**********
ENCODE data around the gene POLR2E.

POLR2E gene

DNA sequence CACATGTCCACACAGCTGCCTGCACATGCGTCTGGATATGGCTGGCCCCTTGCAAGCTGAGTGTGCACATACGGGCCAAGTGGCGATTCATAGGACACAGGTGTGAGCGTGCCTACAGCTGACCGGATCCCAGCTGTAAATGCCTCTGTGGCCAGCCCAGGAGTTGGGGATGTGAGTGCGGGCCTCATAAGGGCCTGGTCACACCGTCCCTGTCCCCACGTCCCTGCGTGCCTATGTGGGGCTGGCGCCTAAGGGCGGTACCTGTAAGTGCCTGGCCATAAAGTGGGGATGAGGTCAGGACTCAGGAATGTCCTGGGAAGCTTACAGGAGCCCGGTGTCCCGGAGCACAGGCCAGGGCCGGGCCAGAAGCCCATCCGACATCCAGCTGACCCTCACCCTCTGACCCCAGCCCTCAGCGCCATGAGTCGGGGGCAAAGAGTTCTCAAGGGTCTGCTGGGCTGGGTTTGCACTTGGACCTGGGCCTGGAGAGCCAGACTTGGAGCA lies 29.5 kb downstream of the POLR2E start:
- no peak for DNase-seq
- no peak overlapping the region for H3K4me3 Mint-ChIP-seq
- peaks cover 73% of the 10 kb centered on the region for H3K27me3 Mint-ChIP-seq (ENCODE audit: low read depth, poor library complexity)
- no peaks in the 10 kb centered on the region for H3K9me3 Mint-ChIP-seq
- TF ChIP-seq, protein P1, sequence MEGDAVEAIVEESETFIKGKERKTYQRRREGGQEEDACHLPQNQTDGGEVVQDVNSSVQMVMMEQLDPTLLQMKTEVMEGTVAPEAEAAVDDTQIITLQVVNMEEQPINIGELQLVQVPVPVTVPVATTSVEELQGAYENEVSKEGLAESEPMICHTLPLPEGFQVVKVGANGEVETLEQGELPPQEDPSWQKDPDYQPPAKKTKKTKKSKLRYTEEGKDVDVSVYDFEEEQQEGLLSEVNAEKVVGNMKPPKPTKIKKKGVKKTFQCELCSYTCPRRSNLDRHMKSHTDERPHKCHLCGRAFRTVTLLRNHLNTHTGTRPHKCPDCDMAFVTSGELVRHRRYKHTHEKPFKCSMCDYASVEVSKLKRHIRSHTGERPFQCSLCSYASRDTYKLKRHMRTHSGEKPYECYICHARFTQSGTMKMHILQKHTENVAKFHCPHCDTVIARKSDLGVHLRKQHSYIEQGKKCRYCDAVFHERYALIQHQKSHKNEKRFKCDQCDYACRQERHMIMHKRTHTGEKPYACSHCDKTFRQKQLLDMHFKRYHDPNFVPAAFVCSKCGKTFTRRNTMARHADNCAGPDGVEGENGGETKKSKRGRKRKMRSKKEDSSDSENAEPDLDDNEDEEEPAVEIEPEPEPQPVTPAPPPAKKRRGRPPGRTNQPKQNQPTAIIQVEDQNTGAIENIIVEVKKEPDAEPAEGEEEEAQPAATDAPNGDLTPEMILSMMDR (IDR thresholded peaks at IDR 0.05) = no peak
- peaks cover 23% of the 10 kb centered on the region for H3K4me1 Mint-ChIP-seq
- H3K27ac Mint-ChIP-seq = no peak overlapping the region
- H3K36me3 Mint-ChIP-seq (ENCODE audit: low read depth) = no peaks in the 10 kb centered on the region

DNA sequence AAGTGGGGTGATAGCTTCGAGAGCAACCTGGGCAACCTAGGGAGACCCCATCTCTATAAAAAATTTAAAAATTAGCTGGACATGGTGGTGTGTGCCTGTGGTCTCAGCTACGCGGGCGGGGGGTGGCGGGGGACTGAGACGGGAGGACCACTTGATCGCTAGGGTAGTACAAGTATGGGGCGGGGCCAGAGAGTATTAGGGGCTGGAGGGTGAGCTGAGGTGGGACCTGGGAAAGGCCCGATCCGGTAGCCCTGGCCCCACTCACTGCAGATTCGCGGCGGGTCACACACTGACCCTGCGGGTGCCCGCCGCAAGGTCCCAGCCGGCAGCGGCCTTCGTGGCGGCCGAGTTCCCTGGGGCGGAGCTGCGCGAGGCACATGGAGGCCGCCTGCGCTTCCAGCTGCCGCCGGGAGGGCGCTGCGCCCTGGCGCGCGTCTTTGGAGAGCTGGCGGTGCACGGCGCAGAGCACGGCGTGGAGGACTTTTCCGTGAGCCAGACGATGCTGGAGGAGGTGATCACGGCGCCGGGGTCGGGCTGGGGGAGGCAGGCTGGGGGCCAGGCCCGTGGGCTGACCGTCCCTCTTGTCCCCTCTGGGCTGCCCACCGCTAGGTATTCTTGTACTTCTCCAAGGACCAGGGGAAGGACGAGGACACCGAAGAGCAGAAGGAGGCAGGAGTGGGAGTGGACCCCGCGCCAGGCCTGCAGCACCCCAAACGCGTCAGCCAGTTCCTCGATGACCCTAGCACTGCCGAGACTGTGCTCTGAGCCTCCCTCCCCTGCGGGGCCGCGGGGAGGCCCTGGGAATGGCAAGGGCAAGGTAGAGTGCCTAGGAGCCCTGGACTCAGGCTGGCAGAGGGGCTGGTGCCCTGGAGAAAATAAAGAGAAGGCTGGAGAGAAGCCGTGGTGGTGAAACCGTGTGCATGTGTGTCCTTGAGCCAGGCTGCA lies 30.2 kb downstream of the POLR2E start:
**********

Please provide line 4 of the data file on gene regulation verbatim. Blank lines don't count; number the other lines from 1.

- no peak for DNase-seq